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Ongoing study of ultrasound stone treatment shows promise


Ultrasonic propulsion stone treatment is a long-studied form of kidney stone treatment that uses transcutaneous ultrasound pulses to help clear residual urinary stone fragments.

Mathew D. Sorensen, MD, MS, FACS

Mathew D. Sorensen, MD

In a recent study presented at the 2021 American Urological Association Annual Meeting,¹ Mathew D. Sorensen, MD, MS, FACS, and a team of investigators assessed the efficacy and safety of ultrasonic propulsion treatment on patients with kidney stones. Sorensen is an associate professor and residency program director of the department of urology at the University of Washington, Seattle, Washington.

Please discuss the background for this study.

This is a project that's been ongoing for over 10 years now. Back around 2008, we started working with using focused ultrasound to try to push and move stones around. It's changed a lot over that time period. We moved from the benchtop, to animals, to now humans. This particular study comes from our human randomized trial that we hope will be the final step before FDA approval for the technology.

Please describe how this technique works. What is the learning curve like?

Essentially, we use ultrasound at near diagnostic levels, and we have a special probe that we've made that focuses ultrasound at depth to push a stone or fragments. We image through the center with an off-the-shelf transducer to give us real time monitoring and feedback. With an ultrasound probe that's completely outside the body, we image the kidney, find any small fragments, especially in the lower pole of the kidney because those really struggled to clear. If we can see the stones, and there's a line of sight—we have to be able to see the direction that we're trying to push the fragments—then we try to get the fragments anywhere but the lower pole since that's the worst place they can be.

We've also used this technology in a couple other ways, too. We had some other abstracts at AUA where we were helping to push stones that were in the ureter, either pushing them back into the kidney to try and relieve a blockage or, if the stones were down low by the bladder, we tried to get them to shift around so that we could help facilitate passage.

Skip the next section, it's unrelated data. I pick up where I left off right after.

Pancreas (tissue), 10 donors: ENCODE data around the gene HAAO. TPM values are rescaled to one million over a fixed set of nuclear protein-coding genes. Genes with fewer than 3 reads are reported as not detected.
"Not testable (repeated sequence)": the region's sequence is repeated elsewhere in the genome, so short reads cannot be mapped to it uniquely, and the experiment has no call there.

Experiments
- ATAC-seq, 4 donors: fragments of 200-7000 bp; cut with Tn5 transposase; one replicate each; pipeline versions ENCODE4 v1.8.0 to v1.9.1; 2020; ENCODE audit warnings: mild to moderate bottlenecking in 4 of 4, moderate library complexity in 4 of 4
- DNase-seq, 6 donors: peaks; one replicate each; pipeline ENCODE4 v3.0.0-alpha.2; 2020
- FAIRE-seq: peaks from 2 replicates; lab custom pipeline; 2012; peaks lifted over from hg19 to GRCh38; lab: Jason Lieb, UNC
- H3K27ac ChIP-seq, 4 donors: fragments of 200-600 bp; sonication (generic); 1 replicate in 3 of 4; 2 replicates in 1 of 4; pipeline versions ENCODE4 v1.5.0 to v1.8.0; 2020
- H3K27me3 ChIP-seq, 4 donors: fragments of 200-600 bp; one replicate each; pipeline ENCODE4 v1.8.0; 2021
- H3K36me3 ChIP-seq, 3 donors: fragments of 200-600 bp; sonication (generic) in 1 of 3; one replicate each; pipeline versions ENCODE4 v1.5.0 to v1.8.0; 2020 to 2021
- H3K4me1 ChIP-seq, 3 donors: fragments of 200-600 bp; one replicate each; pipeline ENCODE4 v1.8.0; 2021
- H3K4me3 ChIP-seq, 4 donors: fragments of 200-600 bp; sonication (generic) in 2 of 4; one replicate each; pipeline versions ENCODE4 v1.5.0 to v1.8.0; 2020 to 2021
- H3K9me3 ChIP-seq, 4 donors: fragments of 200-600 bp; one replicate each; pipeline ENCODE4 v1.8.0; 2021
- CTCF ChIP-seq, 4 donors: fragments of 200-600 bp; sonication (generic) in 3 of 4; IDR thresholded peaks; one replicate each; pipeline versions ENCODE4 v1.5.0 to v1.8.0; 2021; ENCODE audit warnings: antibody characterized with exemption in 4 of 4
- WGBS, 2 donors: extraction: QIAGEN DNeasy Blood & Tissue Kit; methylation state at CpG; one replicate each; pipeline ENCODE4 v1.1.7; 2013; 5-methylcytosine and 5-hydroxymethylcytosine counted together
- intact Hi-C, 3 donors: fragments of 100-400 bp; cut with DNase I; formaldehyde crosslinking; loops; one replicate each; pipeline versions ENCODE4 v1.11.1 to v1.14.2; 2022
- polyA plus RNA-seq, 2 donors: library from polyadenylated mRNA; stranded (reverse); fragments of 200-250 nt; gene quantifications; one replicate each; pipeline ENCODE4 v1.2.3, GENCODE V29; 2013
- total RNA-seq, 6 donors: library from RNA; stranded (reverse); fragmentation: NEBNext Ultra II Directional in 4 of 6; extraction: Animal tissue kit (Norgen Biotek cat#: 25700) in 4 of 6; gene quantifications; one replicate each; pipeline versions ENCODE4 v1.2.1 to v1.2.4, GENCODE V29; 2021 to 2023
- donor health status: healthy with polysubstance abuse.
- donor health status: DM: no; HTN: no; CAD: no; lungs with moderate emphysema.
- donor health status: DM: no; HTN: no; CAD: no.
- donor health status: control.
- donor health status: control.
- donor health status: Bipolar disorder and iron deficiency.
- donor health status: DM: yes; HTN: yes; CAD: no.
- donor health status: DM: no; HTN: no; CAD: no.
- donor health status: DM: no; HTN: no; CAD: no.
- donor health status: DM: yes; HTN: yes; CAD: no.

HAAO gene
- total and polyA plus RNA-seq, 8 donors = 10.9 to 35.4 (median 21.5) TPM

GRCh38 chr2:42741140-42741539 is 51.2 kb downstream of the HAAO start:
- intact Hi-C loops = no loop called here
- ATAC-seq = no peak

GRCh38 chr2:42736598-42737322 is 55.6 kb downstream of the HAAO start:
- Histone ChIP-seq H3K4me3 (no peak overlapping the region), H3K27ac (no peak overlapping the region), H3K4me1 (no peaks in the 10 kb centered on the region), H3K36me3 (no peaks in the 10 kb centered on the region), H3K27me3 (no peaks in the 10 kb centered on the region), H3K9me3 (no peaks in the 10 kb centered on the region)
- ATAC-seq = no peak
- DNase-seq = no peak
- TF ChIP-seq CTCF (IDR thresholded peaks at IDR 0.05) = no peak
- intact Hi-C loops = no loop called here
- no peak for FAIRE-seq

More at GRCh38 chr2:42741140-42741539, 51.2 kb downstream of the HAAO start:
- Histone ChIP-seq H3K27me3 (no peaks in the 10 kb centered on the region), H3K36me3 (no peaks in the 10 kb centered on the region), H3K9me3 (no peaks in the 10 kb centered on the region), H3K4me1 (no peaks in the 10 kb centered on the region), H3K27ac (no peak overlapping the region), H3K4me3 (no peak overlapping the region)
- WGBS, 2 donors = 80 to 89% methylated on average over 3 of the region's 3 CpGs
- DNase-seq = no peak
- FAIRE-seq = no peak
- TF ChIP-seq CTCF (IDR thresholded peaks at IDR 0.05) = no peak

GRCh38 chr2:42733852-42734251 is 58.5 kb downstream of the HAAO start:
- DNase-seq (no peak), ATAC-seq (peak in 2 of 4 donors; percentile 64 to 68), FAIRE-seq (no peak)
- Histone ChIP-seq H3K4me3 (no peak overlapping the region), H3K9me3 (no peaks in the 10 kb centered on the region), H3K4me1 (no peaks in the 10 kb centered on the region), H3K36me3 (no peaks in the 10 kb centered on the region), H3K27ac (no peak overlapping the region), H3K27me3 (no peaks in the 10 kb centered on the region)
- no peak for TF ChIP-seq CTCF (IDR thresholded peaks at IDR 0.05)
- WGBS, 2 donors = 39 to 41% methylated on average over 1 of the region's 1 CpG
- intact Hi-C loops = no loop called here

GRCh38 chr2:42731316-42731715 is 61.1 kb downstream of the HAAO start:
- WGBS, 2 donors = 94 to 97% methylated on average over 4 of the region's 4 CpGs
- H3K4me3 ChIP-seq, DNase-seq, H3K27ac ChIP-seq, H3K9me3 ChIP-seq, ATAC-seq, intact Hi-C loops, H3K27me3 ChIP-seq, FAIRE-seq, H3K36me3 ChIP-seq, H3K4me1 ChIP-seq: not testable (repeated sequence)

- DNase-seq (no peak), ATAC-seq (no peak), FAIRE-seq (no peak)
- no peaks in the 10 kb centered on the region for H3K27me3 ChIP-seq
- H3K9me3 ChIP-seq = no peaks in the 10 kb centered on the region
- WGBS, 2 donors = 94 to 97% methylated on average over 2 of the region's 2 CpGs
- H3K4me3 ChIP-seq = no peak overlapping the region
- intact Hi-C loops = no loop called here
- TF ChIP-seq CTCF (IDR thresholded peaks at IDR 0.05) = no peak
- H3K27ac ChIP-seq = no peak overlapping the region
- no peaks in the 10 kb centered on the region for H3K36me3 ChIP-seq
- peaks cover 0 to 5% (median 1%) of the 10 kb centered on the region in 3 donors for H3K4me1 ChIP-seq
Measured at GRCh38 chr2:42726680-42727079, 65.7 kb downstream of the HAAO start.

I think the learning curve for practitioners is going to depend on the familiarity with ultrasound. I use ultrasound a lot in my practice. I use it in clinic and in many of my stone surgeries, but at least in the United States, many aren't quite as familiar with ultrasound of the kidneys. We anticipate that taking some training. Clinicians in Europe may be a step ahead of us because they use ultrasound all the time. So, that will be one of the barriers. We've been using this technology and are definitely the experts, yet we are still learning all the time—different things we can do with positioning or things that patients can do to help make the space a little bit bigger so there's more room for the stones to move around. We have learned to have the patients drink fluid before the session, and it's pretty amazing. If someone drinks a small water bottle, within 20 minutes you can see that the kidney gets a little bit fuller and a little bit plumper. That little bit of extra space probably helps us. We've also learned to position patients with their head just a little bit down. We're learning all the time, so we expect there will be some learning curve so we have developed some training.

What were some of the notable findings? Were any of them surprising to you and your co-authors?